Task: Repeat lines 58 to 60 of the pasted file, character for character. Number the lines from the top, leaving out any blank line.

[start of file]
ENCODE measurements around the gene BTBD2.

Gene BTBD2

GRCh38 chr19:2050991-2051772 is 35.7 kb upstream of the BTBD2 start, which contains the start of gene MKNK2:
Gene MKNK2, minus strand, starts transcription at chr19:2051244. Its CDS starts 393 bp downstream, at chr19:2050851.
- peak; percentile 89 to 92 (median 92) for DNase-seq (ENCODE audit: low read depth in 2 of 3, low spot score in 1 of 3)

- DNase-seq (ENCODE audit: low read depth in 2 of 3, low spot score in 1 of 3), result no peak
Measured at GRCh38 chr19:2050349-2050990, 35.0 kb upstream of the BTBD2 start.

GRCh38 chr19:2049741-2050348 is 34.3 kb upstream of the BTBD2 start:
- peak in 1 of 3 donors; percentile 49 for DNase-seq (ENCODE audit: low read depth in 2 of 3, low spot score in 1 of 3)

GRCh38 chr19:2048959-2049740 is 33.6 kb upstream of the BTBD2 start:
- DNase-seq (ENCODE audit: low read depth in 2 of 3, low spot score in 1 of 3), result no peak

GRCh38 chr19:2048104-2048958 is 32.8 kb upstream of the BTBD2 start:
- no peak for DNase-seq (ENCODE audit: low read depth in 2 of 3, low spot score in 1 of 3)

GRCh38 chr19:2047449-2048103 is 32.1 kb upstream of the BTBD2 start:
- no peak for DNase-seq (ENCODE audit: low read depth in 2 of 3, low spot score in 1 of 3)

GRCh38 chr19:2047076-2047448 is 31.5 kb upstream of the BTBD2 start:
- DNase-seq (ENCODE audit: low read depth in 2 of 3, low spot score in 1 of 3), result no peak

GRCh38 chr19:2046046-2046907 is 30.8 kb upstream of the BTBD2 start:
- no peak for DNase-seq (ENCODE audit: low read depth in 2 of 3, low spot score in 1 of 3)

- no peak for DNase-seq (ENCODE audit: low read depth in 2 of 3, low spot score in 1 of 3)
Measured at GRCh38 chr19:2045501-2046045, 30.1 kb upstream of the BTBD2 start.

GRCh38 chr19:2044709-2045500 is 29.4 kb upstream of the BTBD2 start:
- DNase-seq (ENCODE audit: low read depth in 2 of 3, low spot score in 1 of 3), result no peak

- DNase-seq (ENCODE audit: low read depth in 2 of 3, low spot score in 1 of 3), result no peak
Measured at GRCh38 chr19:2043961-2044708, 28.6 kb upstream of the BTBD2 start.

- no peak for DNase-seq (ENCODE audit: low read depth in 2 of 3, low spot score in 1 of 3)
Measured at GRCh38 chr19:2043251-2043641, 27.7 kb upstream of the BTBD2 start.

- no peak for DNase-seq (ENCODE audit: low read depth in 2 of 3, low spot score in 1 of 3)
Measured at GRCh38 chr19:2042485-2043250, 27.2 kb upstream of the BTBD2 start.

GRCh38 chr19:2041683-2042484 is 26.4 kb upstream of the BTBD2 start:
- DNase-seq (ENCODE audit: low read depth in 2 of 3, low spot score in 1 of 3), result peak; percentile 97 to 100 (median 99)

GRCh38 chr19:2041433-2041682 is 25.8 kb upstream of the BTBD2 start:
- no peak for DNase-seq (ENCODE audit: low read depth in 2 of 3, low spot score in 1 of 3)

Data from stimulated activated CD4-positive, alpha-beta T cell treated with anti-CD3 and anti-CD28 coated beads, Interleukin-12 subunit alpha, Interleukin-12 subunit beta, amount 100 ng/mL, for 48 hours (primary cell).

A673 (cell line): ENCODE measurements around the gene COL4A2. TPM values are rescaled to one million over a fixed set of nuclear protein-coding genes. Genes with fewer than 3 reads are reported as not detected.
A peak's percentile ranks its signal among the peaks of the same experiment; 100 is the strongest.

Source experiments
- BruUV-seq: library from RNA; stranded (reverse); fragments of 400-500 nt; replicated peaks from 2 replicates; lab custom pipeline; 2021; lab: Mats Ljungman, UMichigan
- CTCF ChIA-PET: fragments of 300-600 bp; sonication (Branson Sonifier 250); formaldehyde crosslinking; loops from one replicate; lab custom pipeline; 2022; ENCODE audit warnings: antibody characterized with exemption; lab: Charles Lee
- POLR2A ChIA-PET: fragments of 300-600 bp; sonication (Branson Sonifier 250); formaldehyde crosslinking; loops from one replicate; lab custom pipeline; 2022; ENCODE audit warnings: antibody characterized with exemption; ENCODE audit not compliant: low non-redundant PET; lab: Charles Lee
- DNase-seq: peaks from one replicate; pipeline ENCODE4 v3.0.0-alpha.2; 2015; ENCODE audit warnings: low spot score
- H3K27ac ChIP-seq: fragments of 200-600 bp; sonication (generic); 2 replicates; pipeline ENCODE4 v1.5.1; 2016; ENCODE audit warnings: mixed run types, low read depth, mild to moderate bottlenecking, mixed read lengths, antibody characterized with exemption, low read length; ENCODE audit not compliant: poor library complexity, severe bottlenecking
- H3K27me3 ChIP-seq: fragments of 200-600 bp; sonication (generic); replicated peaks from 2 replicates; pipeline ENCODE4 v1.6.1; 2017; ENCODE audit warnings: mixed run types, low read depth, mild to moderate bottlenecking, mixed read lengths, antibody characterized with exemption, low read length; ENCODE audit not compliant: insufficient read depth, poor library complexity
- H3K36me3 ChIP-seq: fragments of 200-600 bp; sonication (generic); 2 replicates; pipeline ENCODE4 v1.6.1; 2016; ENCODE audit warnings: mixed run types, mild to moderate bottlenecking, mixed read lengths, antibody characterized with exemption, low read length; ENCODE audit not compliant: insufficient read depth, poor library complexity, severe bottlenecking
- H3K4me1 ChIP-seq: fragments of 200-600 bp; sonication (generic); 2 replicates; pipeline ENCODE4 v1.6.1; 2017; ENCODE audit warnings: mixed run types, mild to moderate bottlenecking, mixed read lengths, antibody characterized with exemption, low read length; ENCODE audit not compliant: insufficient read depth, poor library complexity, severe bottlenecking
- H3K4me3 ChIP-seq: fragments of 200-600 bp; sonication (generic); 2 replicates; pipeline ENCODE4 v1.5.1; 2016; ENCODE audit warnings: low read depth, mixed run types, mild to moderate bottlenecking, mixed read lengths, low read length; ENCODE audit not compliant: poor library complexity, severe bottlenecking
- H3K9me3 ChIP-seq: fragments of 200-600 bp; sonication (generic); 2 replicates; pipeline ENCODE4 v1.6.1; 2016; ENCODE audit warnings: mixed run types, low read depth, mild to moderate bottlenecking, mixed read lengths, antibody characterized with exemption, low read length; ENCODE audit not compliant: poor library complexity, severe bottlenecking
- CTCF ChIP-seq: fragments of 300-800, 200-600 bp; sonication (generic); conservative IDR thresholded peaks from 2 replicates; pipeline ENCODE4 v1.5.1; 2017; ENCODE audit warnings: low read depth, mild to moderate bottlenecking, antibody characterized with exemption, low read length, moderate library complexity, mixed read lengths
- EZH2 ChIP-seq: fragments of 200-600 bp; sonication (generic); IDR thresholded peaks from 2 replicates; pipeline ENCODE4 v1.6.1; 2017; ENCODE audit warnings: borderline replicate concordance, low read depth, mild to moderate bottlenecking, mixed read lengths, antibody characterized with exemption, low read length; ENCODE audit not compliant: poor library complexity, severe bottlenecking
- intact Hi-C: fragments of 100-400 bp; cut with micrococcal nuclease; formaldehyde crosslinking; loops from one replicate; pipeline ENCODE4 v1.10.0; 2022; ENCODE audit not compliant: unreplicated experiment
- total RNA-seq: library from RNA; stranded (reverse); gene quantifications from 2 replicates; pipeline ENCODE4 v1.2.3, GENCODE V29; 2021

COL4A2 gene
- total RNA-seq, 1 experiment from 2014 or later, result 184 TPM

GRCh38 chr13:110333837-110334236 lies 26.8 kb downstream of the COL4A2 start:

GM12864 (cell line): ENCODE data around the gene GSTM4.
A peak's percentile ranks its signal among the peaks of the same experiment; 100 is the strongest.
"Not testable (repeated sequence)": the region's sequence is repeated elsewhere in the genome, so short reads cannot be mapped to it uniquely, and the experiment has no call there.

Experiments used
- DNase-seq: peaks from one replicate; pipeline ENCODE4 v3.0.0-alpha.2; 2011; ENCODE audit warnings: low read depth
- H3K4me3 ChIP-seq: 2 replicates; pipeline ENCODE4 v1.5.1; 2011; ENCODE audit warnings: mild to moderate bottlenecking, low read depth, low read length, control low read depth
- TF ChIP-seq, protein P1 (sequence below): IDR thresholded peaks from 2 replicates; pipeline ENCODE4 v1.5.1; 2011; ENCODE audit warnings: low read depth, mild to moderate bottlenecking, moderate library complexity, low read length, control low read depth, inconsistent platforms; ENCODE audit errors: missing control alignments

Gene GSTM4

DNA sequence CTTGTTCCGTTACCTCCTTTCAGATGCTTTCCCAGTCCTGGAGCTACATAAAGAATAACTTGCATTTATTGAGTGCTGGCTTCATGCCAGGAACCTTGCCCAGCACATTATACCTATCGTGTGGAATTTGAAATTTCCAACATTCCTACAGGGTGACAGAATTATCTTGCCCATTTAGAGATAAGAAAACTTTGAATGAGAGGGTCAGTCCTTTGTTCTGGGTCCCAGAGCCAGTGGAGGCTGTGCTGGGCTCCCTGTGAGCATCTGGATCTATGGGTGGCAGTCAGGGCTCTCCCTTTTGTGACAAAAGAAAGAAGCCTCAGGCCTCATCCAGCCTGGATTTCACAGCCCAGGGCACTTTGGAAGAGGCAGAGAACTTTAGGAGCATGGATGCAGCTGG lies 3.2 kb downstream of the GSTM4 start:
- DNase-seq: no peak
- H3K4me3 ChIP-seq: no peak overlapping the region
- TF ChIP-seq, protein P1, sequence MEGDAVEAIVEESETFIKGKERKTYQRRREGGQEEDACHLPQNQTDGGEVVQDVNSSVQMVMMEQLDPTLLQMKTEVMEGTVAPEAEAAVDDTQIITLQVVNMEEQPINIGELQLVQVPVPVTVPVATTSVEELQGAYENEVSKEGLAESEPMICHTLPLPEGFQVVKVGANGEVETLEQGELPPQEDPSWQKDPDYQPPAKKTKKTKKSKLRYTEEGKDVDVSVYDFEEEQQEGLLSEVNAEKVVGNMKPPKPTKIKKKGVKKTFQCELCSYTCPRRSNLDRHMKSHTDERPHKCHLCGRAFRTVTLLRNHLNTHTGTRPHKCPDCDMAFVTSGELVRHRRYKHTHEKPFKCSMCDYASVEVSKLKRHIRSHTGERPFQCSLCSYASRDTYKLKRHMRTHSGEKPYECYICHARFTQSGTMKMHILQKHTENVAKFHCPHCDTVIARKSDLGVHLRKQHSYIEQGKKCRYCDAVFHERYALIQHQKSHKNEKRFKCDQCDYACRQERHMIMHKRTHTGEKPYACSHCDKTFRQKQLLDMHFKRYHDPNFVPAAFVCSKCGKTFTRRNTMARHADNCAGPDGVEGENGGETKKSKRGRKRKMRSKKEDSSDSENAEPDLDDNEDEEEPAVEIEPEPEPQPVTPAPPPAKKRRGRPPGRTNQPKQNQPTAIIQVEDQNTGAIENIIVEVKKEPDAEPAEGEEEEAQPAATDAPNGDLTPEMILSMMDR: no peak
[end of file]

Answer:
Experiments used
- DNase-seq: peaks from one replicate; pipeline ENCODE4 v3.0.0-alpha.2; 2011; ENCODE audit warnings: low read depth
- H3K4me3 ChIP-seq: 2 replicates; pipeline ENCODE4 v1.5.1; 2011; ENCODE audit warnings: mild to moderate bottlenecking, low read depth, low read length, control low read depth